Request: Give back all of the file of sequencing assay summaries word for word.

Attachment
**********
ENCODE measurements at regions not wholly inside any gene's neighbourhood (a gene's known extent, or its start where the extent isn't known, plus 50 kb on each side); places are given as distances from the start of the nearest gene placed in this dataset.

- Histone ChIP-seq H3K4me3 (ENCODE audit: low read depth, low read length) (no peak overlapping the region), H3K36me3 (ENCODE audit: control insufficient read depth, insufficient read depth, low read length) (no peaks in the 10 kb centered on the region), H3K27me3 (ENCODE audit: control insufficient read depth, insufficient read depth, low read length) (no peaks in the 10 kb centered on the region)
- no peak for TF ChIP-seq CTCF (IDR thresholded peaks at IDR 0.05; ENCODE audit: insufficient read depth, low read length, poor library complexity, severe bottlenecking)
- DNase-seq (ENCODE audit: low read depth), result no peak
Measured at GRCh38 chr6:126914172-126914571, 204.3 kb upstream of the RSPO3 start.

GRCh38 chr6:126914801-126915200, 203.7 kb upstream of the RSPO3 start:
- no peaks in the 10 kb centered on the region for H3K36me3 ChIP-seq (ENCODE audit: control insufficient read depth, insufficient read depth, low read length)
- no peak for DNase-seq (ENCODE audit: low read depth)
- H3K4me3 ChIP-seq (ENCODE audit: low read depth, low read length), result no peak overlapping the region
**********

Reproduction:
ENCODE measurements at regions not wholly inside any gene's neighbourhood (a gene's known extent, or its start where the extent isn't known, plus 50 kb on each side); places are given as distances from the start of the nearest gene placed in this dataset.

- Histone ChIP-seq H3K4me3 (ENCODE audit: low read depth, low read length) (no peak overlapping the region), H3K36me3 (ENCODE audit: control insufficient read depth, insufficient read depth, low read length) (no peaks in the 10 kb centered on the region), H3K27me3 (ENCODE audit: control insufficient read depth, insufficient read depth, low read length) (no peaks in the 10 kb centered on the region)
- no peak for TF ChIP-seq CTCF (IDR thresholded peaks at IDR 0.05; ENCODE audit: insufficient read depth, low read length, poor library complexity, severe bottlenecking)
- DNase-seq (ENCODE audit: low read depth), result no peak
Measured at GRCh38 chr6:126914172-126914571, 204.3 kb upstream of the RSPO3 start.

GRCh38 chr6:126914801-126915200, 203.7 kb upstream of the RSPO3 start:
- no peaks in the 10 kb centered on the region for H3K36me3 ChIP-seq (ENCODE audit: control insufficient read depth, insufficient read depth, low read length)
- no peak for DNase-seq (ENCODE audit: low read depth)
- H3K4me3 ChIP-seq (ENCODE audit: low read depth, low read length), result no peak overlapping the region